Atom interferometry with trapped Bose-Einstein condensates: Impact of atom-atom

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J. Grond, U. Hohenester, I. Mazets, J.Schmiedmayer
New J. Phys., 12, 065036 (2010)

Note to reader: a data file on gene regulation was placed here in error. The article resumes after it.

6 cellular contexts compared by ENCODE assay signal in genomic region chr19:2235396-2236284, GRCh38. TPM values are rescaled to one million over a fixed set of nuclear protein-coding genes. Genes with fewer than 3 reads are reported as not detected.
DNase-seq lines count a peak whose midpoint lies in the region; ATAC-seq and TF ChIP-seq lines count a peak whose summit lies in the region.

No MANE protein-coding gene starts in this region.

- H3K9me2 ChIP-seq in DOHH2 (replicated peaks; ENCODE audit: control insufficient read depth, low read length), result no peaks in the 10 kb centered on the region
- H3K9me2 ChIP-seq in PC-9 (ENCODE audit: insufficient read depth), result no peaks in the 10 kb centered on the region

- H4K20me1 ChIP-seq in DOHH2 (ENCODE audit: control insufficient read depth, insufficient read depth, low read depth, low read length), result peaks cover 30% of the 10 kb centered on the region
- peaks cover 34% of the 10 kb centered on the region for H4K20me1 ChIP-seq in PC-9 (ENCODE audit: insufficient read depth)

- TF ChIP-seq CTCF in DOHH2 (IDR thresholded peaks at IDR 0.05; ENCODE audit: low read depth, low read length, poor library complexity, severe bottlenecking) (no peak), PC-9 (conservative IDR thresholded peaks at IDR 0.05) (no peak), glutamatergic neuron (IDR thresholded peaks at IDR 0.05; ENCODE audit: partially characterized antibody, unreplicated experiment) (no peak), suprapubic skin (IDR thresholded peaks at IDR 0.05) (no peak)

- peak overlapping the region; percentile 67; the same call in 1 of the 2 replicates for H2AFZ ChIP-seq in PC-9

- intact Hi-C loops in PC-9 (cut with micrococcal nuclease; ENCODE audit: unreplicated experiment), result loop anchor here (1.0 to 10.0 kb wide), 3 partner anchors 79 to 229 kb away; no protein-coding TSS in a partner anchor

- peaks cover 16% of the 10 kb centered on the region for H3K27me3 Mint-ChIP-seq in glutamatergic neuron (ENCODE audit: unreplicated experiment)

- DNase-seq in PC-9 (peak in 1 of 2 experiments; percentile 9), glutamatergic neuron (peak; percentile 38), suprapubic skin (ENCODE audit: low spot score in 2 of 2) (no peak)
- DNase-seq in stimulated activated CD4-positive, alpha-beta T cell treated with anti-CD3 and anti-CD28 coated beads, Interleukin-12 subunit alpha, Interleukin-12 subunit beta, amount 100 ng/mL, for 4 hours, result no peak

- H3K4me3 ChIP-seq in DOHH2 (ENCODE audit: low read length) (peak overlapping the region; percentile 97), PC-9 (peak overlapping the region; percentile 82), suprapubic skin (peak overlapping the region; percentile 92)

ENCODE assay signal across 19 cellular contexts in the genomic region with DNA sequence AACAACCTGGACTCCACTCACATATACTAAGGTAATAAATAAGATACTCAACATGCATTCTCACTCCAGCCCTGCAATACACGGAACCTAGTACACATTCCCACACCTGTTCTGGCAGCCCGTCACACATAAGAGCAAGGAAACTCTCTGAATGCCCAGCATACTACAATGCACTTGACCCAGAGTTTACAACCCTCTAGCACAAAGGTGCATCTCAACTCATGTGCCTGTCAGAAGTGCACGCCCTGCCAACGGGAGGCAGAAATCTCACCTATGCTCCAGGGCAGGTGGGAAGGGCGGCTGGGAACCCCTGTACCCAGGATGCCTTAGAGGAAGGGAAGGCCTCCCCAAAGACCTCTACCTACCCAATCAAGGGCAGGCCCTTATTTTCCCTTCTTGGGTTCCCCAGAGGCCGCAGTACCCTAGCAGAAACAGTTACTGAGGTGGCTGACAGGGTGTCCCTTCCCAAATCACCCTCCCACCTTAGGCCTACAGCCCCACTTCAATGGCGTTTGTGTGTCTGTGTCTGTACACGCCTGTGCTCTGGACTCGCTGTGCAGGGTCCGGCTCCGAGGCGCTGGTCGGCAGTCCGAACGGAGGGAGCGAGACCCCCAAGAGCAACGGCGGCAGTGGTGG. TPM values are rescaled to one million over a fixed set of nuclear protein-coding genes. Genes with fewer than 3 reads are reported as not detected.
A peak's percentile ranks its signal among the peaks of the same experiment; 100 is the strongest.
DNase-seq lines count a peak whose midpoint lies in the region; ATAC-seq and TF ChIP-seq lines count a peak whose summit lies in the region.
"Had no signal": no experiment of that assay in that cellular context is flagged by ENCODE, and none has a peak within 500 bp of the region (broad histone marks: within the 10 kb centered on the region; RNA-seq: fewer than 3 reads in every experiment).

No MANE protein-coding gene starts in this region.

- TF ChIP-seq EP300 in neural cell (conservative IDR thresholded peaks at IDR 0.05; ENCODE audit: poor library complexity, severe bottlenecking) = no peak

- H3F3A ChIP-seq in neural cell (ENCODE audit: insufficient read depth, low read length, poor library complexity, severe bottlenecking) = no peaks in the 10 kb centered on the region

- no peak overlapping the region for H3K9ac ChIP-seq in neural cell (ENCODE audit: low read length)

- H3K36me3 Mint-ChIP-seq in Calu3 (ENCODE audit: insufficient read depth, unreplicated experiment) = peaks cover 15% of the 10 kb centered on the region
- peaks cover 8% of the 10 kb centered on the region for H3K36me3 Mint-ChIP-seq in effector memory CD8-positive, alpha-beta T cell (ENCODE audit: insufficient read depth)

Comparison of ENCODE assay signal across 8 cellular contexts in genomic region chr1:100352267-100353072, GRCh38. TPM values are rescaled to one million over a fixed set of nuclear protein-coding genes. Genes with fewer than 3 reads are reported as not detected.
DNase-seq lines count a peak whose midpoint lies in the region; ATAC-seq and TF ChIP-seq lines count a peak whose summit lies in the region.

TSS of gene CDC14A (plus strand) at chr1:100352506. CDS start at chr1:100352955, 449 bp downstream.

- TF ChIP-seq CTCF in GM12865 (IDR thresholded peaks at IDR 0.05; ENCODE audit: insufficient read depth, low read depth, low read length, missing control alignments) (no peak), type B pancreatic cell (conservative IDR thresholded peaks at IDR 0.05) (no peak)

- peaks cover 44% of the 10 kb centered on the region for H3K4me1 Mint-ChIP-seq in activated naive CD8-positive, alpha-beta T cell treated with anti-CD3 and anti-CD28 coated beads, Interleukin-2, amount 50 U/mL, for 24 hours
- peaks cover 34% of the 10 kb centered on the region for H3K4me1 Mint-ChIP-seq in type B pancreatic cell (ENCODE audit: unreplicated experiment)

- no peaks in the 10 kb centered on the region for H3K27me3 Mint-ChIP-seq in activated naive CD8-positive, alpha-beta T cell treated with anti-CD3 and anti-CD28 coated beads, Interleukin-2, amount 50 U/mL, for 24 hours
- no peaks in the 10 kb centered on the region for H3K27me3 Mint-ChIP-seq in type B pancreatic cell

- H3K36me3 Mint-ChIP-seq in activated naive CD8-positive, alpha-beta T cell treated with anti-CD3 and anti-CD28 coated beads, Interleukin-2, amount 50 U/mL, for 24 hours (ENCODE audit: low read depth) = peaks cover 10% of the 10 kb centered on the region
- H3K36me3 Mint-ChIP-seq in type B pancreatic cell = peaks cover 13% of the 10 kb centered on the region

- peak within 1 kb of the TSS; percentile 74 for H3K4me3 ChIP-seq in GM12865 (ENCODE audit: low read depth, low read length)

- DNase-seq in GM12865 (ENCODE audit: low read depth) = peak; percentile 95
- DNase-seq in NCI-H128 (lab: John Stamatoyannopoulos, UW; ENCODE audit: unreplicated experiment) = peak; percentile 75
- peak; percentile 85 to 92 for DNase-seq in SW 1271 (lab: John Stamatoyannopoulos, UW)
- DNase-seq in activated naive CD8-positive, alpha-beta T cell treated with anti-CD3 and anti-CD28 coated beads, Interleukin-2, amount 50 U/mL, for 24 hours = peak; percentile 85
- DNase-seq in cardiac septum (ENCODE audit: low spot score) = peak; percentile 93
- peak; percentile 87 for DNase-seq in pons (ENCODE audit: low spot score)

Interferometry with ultracold atoms promises the possibility of ultraprecise and ultrasensitive measurements in many fields of physics, and is the basis of our most precise atomic clocks. Key to a high sensitivity is the possibility to achieve long measurement times and precise readout. Ultracold atoms can be precisely manipulated at the quantum level and can be held for very long times in traps; they would therefore be an ideal setting for interferometry. In this paper, we discuss how the nonlinearities from atom–atom interactions, on the one hand, allow us to efficiently produce squeezed states for enhanced readout and, on the other hand, result in phase diffusion that limits the phase accumulation time. We find that low-dimensional geometries are favorable, with two-dimensional (2D) settings giving the smallest contribution of phase diffusion caused by atom–atom interactions. Even for time sequences generated by optimal control, the achievable minimal detectable interaction energy ΔEmin is of the order of 10−4μ, where μ is the chemical potential of the Bose–Einstein condensate (BEC) in the trap. From these we have to conclude that for more precise measurements with atom interferometers, more sophisticated strategies or turning off the interaction-induced dephasing during the phase accumulation stage, will be necessary.